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Canadian Firm Searches for Sunken Treasure in Ghana:  Trees


A Canadian based company, Clark Sustainable Resource Developments, CSRD, has begun exploratory work to harvest trees submerged under Volta Lake in Ghana. The project, which is being funded by North American financiers including Goldman Sachs, is expected to bring in millions of dollars in revenue. From Accra, Ghana, Voice of America Reporter Joana Mantey tells us this is the first time a company is exploring the possibility of logging heavy hard wood under water in the tropics.

On a bright and sunny August morning, the company is busy adding finishing touches to its new offices in the East Legon suburb of Accra. The office’s completion comes just after the recent signing of an agreement between CSRD and the Ghanian government aimed at exploiting the lake’s buried resources.

Michael Brouse is the General Manager of CSRD in Ghana. He says previous attempts made in the northern hemisphere involved only small soft trees.

He’s in high spirits and hopeful that work on the Volta Lake will yield good results.

The lake was formed about 40 years ago by the construction of the Akosombo Dam over the Volta River. The dam provides electric power to Ghana and also serves as means of transport for small boats.

There is no doubt about the presence of hardwood in the lake. The dam submerged seven separate forest reserves located along the stretch of the 470 kilometer river. They contain valuable tree species such as mahogany, odum and papao.

Brouse says the trees are in good condition because they have been deprived of air and oxygen -- factors which aid the process of decay. However, he says the main problem is the kind of technology to use to harvest the trees, “The technology that would be used to develop this does not exist at all. We are in the process of formulating plans around several different versions of what technology that might be.”

CSRD is preparing for the project’s first phase which involves testing technology and doing a survey of the forest. A special boat has been procured by the company for the exercise. Brouse said it would be fitted with sonar technology, a facility used in submarines to detect obstacles under water.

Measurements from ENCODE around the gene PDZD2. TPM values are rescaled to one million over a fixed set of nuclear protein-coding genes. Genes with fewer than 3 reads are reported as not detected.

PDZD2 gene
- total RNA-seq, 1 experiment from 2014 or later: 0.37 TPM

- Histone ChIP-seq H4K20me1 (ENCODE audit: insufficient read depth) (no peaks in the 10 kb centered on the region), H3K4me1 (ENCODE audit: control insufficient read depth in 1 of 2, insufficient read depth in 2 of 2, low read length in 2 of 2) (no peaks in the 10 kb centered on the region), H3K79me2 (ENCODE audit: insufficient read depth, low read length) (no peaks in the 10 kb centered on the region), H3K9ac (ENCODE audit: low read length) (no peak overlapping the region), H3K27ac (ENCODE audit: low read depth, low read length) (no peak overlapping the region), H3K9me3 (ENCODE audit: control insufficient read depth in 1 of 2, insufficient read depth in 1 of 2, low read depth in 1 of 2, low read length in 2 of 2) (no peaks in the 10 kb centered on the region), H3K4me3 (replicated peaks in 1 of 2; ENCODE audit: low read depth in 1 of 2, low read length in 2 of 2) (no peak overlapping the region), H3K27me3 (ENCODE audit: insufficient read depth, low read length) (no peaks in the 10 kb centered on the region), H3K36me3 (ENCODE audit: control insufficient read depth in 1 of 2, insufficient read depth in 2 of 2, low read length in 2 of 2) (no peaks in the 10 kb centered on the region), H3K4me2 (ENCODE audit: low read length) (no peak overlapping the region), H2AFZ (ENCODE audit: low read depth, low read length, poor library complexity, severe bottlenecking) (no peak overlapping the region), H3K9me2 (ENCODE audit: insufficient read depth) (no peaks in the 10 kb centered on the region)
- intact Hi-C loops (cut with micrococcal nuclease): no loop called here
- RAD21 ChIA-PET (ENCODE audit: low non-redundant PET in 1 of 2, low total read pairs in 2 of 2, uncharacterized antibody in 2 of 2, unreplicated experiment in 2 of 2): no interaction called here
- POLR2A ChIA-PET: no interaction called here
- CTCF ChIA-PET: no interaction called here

This would help the company to take an inventory of the reserves, including the sizes of the trees and distances between them. But that is not all that is needed. He says additional work is being done by the company’s engineering team based in Houston, Texas. “Those in Houston are looking at potential technology that could be used under the water. We will combine this with findings from the survey and come up with technology that suits the harvesting conditions under the water.”

The Forestry Research Institute in Kumasi, Ghana, has already tested some tree samples taken by CSRD. Brouse said actual harvesting would be done under the second phase, after the results from a survey paper have been presented to the government.

He declined to speculate on the value of the reserves but it’s believed to be in the millions.

Nayon Bilijo is the Executive Director of CSRD. He says findings of the sonar survey will be combined with old photographs to assess the value of the trees. “We do know that gazetted forest reserves are under the water but because they were protected forests and not used for production, no stock survey was done. So today you cannot go to the archives and get records as to number of trees and be able to calculate and put a value on it. We believe there are several of such trees but we need to do further studies.”

Some analysts say the value of the trees may need to be high in order to motivate Canadian financial leaders to support the venture.

Under the agreement between CSRD and the Ghanaian government, 80 per cent of the proceeds will go to the company and 20 per cent to Ghana.

The Country Director of CSRD, Robert Johnson, says the deal is fair compared to what others in the extracting industries, such as mining, pay Ghana.

He said the removal of the trees from the Volta Lake will offer other benefits to the country,“Part of the message is the safety issue. Removal of the stumps would clear the fareways so that the accidents that are normally associated with the stumps will be a thing of the past.”

He says as part of its preliminary investigations CSRD has met with communities along the lake and other environmental groups to discuss issues of interest to the parties involved.

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